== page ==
After $500 million in budget cuts, the North Carolina public school system has started to sound a lot like your granddaddy’s one-room schoolhouse: crowded classes, dated textbooks, and a lack of one-on-one instruction. Charter school proponents believe they can help. Last week, 170 new charter schools submitted letters of intent to open by the year 2015, including 39 in the Triangle and 43 in Mecklenburg County. This means– depending on how many of the proposed schools meet a December 6 application deadline– the number of charter schools in our state could more than double in the next two years.
So what exactly distinguishes a charter school from a traditional school? Like traditional public schools, charter schools subsist on tax-payer dollars. Unlike traditional public schools, charter schools exist independent of the school districts in which they are located, and they do not follow traditional school regulations. As a result, charter schools have the opportunity to experiment with new teaching methods. The proposed charter schools for 2015 offer programs for at-risk students, developmentally disabled students, college prep, and the performing arts.
“We welcome the growth of high quality charter schools in North Carolina as they offer a valuable option to help meet the academic needs of our 1.5 million public school students,” says State Superintendent of Public Instruction Dr. June Atkinson. Our state’s 127 existing charter schools will serve as many as 65,000 students this year. “Our public charter schools have helped to increase our graduation rate to the highest in state history and we look forward to working with these applicants as they formalize their plans to open new schools in 2015.”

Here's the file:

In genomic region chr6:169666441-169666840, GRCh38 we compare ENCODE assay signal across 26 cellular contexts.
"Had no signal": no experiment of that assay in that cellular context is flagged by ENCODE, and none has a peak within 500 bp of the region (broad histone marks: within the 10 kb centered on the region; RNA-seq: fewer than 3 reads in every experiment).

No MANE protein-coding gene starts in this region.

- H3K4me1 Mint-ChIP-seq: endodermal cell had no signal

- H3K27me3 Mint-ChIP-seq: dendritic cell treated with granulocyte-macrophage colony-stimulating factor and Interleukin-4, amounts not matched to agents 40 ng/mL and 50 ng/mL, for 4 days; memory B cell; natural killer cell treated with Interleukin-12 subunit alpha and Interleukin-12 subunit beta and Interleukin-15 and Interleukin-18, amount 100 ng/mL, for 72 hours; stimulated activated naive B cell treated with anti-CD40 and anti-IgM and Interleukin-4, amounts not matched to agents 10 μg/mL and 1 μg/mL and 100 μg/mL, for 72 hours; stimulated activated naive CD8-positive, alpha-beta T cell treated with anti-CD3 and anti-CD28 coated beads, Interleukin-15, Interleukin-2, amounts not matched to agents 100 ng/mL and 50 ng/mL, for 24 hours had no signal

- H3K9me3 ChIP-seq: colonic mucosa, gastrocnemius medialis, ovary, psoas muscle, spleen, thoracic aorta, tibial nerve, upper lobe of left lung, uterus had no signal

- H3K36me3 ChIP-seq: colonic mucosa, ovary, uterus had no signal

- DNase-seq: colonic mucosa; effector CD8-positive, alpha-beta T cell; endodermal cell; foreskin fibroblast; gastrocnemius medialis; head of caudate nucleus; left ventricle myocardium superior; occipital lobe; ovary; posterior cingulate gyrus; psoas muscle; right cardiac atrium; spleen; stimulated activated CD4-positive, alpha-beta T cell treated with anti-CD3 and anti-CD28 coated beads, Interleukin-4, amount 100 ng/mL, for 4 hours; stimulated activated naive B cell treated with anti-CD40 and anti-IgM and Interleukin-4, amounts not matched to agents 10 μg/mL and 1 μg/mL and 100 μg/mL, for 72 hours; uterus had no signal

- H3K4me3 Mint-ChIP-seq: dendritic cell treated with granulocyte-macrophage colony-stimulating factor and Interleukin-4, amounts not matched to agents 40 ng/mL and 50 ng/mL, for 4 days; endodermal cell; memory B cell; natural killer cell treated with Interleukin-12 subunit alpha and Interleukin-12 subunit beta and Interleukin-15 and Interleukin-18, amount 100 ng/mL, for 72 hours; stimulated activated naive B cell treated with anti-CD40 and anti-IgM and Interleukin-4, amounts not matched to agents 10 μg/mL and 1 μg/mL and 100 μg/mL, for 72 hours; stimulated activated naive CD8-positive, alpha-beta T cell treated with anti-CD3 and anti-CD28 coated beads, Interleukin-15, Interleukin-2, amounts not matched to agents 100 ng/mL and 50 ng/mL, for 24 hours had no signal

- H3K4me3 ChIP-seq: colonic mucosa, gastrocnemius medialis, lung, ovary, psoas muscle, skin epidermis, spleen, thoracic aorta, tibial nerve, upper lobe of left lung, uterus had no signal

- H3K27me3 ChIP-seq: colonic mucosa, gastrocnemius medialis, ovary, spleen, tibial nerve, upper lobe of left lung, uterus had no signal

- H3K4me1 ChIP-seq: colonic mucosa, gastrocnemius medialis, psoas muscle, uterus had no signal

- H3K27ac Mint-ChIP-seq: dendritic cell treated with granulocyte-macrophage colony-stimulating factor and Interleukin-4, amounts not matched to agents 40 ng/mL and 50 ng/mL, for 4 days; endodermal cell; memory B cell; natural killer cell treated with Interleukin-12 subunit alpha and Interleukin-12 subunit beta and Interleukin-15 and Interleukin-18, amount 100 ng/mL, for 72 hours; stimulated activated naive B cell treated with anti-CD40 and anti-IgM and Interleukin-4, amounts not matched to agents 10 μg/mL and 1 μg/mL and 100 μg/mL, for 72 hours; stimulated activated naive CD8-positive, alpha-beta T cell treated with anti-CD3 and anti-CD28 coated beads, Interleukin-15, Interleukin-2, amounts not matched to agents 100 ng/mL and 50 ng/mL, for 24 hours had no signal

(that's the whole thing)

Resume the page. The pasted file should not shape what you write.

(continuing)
Between teacher’s assistant lay-offs and underpaid teachers, the North Carolina school system needs help. But many parents wonder: are charter schools the answer? Charter schools often increase educational achievement among racial minorities and low-income students—but they get a bad rep for taking funds and attracting the highest performing students away from traditional schools. They have also been accused of having no accountability to taxpayers.
Building more charter schools sure beats squeezing more kids into our existing traditional public schools—but let’s not forget to solve the problems that plague our traditional schools and created the need for charter schools in the first place.